On the back of Harold Kelty’s mug shot, a police officer wrote, “With Bill Harlan and John Hawk, stuck up Hutchinson Gas Station near New Wilmington, Pa.” The ink growing thin, he dipped his fountain pen in the ink pot, and continued a moment later, in darker script: “Age 17 at time. Married Capt Smith’s daughter—Golf Course. Much family trouble.”
Harold’s family trouble began early in his life. His mother and father lived with his paternal grandmother in a big house on Quest street. He was the last child in the family, with three older sisters. His father, a telegraph operator, beat his mother, knocked her down and abused her. When Harold was seven—just before his father secured a patent on an automobile carburetor mechanism designed to inject water, alcohol and heated air into the manifold—his mother left the family and married another man. Harold set fire to the lace curtains in his parents’ bedroom. A few years later, he set fire to the shingles on the side of the house. That same year—the year after one of his older sisters ran away, either to Youngstown, Cleveland or Detroit—Harold and a couple of friends were arrested for throwing stones through the glass front of the new sign in front of the Trinity Episcopal church. They had broken it several times already. A few months later, Harold and some other boys were arrested for robbing lard from a Boyles avenue home and smearing it over someone’s front porch, and for stealing dozens of eggs from the East street market and pelting North street junior high and Campbell’s undertakers.
In the midst of all this, when he was nine, Harold went to admire the Christmas tree that had been placed beside the bench in the police court—the first to be displayed in the city’s police station. He told the officers it was pretty. He liked the lights, which had been rigged so that they would twinkle on and off in a gentle rhythm. He asked to be allowed to leave a note with his name and address under the tree. He said that he hoped Santa Claus or the police department would remember him and that he would return on Christmas morning. There is no record of any such appearance.
At the age of eleven, Harold ran away. His father had to drive to Cleveland, Ohio, to pick him up. That summer, his father worked ceaselessly in his front yard. His neighbors noted that he spent every spare moment keeping his part of Quest street looking like the driveway through some private estate. They told the local paper that he deserved a medal for civic pride, not that New Castle had such a thing.
When he was seventeen—as the inscription on his mug shot notes—Harold and two other boys from the north hill held up a gas station eight miles north of town. They separated and fled the state. Harold was the last to be caught, in March, 1934, when he walked into the sheriff’s office and announced that he had been roaming the country for months since the robbery and wanted to get it over with. While on the run, he had married one of the young daughters of the golf pro at the New Castle field club, Captain V Arthur Smith. Evidently, they had recently separated. (Captain Smith, formerly of a Scottish regiment of the British army, shot himself in the head in a cubicle of the clubhouse toilets a few years later. The burden of wounds received at Gallipoli during the first world war was said to be to blame.)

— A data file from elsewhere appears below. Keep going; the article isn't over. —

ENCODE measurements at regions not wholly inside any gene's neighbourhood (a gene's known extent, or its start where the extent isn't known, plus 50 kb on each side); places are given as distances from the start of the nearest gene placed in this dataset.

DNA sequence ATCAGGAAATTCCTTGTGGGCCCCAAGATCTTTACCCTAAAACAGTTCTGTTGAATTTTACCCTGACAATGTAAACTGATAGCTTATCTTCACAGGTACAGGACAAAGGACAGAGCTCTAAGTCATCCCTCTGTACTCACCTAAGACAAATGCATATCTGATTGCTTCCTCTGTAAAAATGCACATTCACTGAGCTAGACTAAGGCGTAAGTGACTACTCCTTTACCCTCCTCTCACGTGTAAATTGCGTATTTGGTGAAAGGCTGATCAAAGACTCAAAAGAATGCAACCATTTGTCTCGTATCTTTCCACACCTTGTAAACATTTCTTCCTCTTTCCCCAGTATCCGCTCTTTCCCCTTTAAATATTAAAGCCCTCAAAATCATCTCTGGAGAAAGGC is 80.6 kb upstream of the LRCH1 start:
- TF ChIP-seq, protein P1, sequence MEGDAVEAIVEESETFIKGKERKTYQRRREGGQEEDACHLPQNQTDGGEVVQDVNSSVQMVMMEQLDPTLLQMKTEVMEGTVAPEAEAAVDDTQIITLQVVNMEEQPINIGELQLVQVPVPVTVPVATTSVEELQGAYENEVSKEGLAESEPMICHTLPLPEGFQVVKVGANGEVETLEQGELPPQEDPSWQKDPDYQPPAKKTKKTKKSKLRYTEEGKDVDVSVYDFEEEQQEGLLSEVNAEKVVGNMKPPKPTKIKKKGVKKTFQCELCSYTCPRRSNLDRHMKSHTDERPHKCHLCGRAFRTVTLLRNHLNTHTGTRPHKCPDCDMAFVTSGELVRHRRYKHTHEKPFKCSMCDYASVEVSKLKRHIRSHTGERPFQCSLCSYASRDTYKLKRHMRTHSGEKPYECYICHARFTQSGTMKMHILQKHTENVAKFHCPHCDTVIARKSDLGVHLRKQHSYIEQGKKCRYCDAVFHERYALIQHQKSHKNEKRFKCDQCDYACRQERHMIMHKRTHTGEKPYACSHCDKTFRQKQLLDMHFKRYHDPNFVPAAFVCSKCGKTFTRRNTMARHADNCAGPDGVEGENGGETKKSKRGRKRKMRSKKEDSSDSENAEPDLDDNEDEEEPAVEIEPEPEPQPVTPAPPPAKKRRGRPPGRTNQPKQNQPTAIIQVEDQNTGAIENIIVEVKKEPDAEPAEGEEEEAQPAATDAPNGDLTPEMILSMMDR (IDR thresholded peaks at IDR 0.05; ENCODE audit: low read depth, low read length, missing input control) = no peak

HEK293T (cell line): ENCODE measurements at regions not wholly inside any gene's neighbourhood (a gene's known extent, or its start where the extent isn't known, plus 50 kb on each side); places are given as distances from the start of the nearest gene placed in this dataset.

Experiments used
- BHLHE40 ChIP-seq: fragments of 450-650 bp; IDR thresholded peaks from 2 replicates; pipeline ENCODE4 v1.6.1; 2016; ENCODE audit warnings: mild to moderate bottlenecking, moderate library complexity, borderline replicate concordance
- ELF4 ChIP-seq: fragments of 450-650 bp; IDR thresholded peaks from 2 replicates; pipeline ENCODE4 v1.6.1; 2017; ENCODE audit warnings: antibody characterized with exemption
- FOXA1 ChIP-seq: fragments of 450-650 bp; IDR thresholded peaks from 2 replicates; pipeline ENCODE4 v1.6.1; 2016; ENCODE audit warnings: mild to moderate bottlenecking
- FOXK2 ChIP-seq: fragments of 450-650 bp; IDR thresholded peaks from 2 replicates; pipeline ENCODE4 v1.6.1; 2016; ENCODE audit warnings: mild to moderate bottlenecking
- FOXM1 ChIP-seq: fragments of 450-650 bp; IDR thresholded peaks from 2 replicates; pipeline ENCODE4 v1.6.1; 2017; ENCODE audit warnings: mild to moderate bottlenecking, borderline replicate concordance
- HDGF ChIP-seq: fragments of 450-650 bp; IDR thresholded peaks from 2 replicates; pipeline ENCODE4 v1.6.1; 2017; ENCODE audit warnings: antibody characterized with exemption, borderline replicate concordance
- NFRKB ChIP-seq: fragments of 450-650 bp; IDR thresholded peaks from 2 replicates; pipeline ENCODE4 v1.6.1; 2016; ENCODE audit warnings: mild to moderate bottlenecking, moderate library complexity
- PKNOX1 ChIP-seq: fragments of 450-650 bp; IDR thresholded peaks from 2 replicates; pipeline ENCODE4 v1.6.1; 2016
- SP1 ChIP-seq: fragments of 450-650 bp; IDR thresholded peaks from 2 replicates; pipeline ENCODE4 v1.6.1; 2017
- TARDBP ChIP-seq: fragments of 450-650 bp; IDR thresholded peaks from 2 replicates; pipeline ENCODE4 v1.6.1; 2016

Harold received no custodial sentence. He went back to school, graduating later than planned. When he was twenty, he married for the second time. He and his wife, Dora Mae, became involved in the Mahoningtown Methodist church, holding regular bible classes for young people in their home. They had no children of their own.
Harold died in 1995, at the age of seventy-seven.Sources: New Castle News (26 September 1906, “Kelty-Watkins”;28 July 1922, “Two Small Fires Caused Last Night”; 10 May 1926, “Four Divorces Are Handed Down By Judge Hildebrand”; 20 December 1926, “Police Department Has Christmas Tree”; 18 April 1927, “Three Boys Damage Trinity Church Sign”; 12 September 1927, “Shingle Fire ON Sunday Afternoon”; 23 November 1927, “Boys Arrested For Hurling Eggs”; 24 September 1928, “Cleveland Gets Local Runaways”; 16 March 1934, “Youth Surrenders To County Sheriff”; 29 August 1934, “Pa Newc Observes”; 10 July 1937, “Morning Wedding In Third Church”; 11 April 1938, “Wound Fatal To Captain Smith”; 1 June 1939, “Here And There In Sports Land”; 21 September 1967, “Deaths Of The Day”; 28 August 1975, “News Flashback”).
I imagine you writing this in the same way you prepare meals- all with one hand while Freyda is cradled in the other looking on and wondering what going on. Nice piece of non parliamentary writing BTW
I must give her a credit as a special adviser.